What is Piriformis Syndrome
Yesterday, I discussed a “pain in the butt” condition and no it was not tax pain (for those that have seen the H&R Block commercials). The blog was actually about the discomfort of a condition known as coccydynia. Today, I am going to write about a “pain in the butt” condition known as piriformis syndrome. I see this particular condition very often!
A 34 Year old man has a stabbing pain in the buttock with a sharp electrical feeling going down the back of his leg (sciatica). He felt this immediately after exiting his pick up truck after a long day at work.
Have you ever felt or heard of this condition before? Most people have heard of someone who has experienced these particular symptoms. First off, sciatica (as a symptom of pain going down the back of the leg) is very common and so is pain near the lower back/buttock region.
It is Time to Review Our Anatomy
I know, I know – you do not like this part of my blogs. It is crucial, however, that we understand where we are talking about and the specific structures in the area, if we are to understand what this condition is all about.
As you can see to the right, the piriformis muscle attaches from the hip (greater trochanter) to the vertebral column (the sacrum to be specific – the triangular bone at the base of the spine). The connection of the sacrum to the pelvis bones forms the sacroiliac joint. We have two of these joints – both left and right.T he piriformis muscle is one of the external rotators of the hip and leg. What is an external rotator you ask? An external rotator is a muscle that helps turn the foot and leg outward. As you may notice in the image to the right, there is a yellow string under the piriformis muscle belly. This string is actually the sciatic nerve. In 80% of individuals, the sciatic nerve runs below the muscle. In 5-10% it runs above the muscle and in 10-15% it pierces through the muscle belly (especially if someone is born with two piriformis muscle bellies). The piriformis muscle can squeeze and irritate the sciatic nerve in this area, leading to the symptoms of sciatica (pain going down the back of the leg).
What Causes Piriformis Syndrome?
As indicated above, the piriformis muscle can irritate and squeeze the sciatic nerve, which causes a variety of symptoms going down the back of the leg. But how and why does piriformis become tight? Well, sometimes it is due too sacroiliac joint dysfunction. The sacrum and the pelvis bones create a sacroiliac joint on both the left and right side. This joints provided slight movement, but act move as a shock absorber or force dampener. If the sacroiliac joint becomes tight on one side it may lead to disruptions on how the muscles in the area function – thus resulting in tightened and irritated muscles and nerves. Furthermore, piriformis syndrome may also come about, as a result of an injury such as a fall onto the buttock. If bleeding in and around the piriformis muscle occur it will form a hematoma. Thus, the piriformis muscle begins to swell and put pressure on the sciatic nerve. Soon the hematoma dissolves, but the muscle goes into spasm and affects the surrounding joint and muscle structures. Usually, I find piriformis syndrome one either the left or the right side, but not both at the same time.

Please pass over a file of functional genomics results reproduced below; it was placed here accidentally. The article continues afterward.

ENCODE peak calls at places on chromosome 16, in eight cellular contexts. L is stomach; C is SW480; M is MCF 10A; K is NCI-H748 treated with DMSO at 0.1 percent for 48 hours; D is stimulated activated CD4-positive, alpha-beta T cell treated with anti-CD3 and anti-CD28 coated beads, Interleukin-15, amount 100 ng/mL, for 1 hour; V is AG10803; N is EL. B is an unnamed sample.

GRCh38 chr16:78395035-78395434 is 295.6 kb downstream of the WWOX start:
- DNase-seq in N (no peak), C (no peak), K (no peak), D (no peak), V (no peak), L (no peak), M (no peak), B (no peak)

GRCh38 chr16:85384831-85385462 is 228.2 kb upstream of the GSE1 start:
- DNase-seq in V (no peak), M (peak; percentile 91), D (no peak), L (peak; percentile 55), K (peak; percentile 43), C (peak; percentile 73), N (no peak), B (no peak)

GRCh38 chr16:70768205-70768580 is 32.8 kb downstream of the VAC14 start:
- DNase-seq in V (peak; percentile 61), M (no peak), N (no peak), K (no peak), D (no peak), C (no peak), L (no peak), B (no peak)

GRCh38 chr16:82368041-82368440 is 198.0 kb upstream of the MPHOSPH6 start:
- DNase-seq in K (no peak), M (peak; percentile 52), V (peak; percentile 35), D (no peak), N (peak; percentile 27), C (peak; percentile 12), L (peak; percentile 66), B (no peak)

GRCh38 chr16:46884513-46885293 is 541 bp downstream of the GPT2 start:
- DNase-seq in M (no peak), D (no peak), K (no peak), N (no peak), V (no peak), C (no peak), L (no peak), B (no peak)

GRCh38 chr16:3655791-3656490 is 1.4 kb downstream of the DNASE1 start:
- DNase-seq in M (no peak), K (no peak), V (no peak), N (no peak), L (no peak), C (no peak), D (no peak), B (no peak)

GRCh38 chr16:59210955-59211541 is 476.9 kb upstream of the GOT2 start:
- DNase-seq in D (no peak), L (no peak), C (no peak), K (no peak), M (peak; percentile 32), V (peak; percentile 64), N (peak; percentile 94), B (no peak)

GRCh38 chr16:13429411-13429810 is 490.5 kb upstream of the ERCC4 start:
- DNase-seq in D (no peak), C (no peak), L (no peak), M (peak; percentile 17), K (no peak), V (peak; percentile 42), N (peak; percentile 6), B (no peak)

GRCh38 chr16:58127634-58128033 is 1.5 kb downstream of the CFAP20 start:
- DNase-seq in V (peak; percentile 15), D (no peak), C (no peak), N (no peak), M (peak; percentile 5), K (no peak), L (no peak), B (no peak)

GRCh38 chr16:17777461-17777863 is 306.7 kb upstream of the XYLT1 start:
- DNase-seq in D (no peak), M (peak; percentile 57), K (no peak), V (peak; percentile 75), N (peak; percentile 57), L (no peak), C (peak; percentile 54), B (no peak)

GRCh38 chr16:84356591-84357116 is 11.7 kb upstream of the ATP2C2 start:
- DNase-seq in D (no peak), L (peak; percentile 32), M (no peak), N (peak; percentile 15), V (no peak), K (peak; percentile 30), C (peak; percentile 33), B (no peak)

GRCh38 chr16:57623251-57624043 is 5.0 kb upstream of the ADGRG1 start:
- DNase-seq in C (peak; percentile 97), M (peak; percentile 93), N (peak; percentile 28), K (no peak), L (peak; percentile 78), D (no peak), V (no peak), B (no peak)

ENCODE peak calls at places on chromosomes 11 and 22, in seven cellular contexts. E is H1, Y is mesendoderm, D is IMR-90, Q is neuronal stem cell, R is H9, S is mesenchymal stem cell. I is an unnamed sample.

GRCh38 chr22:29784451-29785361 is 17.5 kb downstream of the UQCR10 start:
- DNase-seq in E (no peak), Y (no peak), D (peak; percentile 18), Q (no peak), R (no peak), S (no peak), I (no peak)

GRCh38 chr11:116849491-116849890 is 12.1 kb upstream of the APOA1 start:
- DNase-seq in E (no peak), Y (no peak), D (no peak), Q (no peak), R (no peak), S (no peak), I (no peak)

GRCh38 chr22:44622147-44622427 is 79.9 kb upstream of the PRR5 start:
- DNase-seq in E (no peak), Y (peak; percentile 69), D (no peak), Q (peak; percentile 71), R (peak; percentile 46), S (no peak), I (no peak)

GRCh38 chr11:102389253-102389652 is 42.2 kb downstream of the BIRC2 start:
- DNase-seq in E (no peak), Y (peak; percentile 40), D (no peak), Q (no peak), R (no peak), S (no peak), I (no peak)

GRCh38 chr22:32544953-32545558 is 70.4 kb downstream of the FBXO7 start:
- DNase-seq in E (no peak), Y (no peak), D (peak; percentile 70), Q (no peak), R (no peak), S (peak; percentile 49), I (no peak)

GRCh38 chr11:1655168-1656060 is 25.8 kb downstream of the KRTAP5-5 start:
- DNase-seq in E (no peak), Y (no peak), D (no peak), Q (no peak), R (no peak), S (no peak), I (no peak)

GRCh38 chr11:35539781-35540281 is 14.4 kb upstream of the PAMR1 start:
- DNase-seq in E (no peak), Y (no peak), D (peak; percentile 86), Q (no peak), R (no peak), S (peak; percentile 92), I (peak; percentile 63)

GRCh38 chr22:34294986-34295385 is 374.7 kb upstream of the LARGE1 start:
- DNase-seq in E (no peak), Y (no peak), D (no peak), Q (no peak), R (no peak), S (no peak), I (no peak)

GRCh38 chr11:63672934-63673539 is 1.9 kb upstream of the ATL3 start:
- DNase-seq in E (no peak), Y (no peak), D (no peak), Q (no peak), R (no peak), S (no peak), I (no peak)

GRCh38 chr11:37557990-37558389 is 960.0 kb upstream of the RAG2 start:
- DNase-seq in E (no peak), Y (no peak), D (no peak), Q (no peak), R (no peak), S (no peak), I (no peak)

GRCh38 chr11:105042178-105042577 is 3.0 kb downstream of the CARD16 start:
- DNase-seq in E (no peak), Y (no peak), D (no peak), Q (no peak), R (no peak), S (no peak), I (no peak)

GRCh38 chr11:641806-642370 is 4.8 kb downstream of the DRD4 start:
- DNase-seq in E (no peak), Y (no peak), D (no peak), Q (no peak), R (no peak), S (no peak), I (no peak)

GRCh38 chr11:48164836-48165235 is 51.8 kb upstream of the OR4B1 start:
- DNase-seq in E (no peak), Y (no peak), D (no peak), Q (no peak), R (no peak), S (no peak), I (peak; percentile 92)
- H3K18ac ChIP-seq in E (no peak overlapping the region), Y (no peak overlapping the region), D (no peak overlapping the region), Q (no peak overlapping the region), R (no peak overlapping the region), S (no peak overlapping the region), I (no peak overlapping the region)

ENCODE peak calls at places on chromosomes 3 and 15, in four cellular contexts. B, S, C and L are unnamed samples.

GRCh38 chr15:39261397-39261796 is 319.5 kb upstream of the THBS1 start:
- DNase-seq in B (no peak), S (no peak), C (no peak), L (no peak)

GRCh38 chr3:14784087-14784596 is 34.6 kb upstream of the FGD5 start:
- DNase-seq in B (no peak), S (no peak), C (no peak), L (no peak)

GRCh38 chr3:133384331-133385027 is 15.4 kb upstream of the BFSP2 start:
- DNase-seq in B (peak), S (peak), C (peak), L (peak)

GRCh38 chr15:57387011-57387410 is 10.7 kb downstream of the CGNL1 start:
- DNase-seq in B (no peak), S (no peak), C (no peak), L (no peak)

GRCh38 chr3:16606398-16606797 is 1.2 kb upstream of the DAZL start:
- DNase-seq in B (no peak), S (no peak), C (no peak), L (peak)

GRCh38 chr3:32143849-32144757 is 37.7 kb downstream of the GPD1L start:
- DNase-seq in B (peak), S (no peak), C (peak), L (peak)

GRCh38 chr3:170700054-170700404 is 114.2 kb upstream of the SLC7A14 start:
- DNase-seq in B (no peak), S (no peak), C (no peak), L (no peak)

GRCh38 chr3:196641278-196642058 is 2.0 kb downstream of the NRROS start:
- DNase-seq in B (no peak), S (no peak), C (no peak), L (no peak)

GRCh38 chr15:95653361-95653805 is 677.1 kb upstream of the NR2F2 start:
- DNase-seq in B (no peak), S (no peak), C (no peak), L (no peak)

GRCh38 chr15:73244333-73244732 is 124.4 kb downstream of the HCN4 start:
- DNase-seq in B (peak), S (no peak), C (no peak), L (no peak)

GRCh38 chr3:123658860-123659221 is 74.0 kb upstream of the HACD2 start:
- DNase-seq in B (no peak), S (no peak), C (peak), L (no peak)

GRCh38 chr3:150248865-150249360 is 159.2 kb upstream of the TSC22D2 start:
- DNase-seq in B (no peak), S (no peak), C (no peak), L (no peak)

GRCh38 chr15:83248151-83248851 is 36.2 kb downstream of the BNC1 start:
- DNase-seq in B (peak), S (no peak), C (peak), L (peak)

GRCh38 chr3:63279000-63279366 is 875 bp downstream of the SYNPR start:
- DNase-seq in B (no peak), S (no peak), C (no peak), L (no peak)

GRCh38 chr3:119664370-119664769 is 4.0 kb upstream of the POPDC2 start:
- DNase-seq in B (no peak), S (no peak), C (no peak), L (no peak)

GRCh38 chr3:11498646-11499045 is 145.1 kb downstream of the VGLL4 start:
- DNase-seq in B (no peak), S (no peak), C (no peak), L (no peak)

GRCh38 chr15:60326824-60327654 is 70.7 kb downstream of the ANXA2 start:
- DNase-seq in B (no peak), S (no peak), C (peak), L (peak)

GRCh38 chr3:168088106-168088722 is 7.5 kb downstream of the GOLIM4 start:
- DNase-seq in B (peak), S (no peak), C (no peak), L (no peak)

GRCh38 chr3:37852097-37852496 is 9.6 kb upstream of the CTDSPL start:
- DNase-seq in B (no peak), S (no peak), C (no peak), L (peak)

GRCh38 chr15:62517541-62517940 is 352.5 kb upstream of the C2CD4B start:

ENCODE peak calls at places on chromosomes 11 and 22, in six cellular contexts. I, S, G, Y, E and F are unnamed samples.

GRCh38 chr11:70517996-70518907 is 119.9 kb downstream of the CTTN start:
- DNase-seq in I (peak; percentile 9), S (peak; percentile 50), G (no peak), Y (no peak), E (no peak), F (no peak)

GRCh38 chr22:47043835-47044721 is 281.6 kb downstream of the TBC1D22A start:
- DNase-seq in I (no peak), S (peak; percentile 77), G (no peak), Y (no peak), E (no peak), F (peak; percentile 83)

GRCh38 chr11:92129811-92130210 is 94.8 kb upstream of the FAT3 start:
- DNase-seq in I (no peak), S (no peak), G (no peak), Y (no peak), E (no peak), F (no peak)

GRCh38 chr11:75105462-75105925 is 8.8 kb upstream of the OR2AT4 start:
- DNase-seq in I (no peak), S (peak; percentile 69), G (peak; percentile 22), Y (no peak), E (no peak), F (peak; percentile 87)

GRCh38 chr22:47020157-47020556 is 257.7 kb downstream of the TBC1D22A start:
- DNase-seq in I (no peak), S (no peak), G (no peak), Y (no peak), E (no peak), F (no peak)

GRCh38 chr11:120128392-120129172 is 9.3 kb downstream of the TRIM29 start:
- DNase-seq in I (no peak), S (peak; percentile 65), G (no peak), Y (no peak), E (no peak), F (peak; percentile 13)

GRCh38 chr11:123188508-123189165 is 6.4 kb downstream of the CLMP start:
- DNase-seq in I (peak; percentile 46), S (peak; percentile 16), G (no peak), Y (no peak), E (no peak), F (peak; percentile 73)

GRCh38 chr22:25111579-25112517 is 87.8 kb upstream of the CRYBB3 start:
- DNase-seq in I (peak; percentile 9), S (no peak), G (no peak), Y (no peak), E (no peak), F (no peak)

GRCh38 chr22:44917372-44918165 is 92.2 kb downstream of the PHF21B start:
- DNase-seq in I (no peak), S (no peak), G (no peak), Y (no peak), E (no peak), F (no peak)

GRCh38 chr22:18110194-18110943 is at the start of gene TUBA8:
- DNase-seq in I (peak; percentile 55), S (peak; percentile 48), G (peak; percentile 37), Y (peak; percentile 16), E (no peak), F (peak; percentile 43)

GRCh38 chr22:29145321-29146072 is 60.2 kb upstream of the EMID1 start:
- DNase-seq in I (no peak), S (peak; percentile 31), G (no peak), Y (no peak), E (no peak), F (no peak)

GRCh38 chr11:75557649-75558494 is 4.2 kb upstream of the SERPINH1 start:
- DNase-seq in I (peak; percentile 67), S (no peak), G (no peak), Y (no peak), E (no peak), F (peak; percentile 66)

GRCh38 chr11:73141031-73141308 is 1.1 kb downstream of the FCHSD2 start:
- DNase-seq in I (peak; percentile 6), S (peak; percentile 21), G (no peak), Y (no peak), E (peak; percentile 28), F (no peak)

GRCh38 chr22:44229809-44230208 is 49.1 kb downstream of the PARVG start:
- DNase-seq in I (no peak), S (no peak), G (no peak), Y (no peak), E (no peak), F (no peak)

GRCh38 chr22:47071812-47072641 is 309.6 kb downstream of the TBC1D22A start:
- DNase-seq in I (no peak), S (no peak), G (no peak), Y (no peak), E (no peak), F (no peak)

I think I have Piriformis Syndrome, now what?
In order to diagnosis piriformis syndrome, a number of physical orthopaedic exam tests need to be performed. Resisted external rotation of the hip as well as passively turning the leg inward, will create symptoms. Direct [slideshow] (feeling the muscle) will also elicit symptoms and may refer pain down the back of the leg. Predisposition to piriformis syndrome may be an anatomically short leg, pronation at the feet, or pelvic rotation.
How do I reverse these Piriformis Syndrome symptoms?
Stretching techniques or soft tissue therapy techniques (massage with a stretch) really help. Furthermore, I find that acupuncture, chiropractic, electrotherapy, heat therapy and laser therapy also help! In my practice, I use a variety of stretches (difficult to perform on your own). These stretches really help to loosen the piriformis area. I find that a combination of a variety of treatments often does the trick! Usually within four to six treatments, a patient is walking better, has less pain travelling down the back of the leg and does not feel spasm in the buttock. I always find that massage therapy in conjunction with chiropractic care really helps when it comes to piriformis syndrome. Massage therapist are excellent has relaxing tight muscles and chiropractor can work on relaxing the joint (via a chiropractic adjustment).
I hope you enjoyed this pain in the butt blog today.
MEDICAL DISCLAIMER: The following information is my personal notes about this subject matter. It is intended for informational purposes only. Consult a health practitioner to help you diagnose and treat injuries of any kind.